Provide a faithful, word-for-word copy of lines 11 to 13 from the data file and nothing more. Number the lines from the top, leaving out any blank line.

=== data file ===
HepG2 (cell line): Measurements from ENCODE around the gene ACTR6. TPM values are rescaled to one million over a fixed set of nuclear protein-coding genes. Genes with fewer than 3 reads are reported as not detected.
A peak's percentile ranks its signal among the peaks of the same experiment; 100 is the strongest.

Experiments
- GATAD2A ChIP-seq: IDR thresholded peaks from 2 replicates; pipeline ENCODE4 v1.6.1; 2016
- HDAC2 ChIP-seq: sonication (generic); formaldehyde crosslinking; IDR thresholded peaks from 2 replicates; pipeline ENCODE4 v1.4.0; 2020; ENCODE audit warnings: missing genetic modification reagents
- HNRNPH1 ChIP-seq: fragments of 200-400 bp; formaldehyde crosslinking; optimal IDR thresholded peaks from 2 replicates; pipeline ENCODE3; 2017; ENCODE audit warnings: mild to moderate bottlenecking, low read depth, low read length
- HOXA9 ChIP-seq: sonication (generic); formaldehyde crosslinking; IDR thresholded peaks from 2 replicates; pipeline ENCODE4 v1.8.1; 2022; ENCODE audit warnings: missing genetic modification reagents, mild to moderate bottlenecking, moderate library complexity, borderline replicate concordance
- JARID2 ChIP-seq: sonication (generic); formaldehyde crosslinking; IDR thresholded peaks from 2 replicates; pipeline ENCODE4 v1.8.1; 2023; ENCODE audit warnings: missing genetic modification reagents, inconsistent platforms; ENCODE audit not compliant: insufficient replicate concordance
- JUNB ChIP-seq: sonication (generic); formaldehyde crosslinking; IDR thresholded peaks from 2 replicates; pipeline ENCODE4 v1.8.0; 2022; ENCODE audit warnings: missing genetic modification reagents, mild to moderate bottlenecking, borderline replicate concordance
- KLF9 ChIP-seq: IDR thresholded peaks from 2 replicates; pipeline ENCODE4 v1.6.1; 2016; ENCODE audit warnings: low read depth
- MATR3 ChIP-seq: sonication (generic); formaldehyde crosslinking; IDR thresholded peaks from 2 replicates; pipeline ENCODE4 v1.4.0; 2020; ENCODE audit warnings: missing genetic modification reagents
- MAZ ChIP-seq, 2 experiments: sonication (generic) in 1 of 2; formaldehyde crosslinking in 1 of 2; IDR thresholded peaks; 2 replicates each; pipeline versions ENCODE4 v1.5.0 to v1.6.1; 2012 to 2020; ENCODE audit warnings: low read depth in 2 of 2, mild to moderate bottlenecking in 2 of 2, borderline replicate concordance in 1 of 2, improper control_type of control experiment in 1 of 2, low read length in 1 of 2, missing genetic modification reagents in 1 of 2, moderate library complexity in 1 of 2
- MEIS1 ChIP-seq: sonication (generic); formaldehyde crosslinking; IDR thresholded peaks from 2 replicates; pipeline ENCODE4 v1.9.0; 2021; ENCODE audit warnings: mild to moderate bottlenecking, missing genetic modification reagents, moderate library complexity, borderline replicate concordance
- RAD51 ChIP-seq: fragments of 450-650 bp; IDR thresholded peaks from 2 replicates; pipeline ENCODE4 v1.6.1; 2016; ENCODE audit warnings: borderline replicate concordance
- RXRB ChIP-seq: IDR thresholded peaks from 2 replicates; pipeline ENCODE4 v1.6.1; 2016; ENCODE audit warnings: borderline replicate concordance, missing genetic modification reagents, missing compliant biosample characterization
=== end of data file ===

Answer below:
- MATR3 ChIP-seq: sonication (generic); formaldehyde crosslinking; IDR thresholded peaks from 2 replicates; pipeline ENCODE4 v1.4.0; 2020; ENCODE audit warnings: missing genetic modification reagents
- MAZ ChIP-seq, 2 experiments: sonication (generic) in 1 of 2; formaldehyde crosslinking in 1 of 2; IDR thresholded peaks; 2 replicates each; pipeline versions ENCODE4 v1.5.0 to v1.6.1; 2012 to 2020; ENCODE audit warnings: low read depth in 2 of 2, mild to moderate bottlenecking in 2 of 2, borderline replicate concordance in 1 of 2, improper control_type of control experiment in 1 of 2, low read length in 1 of 2, missing genetic modification reagents in 1 of 2, moderate library complexity in 1 of 2
- MEIS1 ChIP-seq: sonication (generic); formaldehyde crosslinking; IDR thresholded peaks from 2 replicates; pipeline ENCODE4 v1.9.0; 2021; ENCODE audit warnings: mild to moderate bottlenecking, missing genetic modification reagents, moderate library complexity, borderline replicate concordance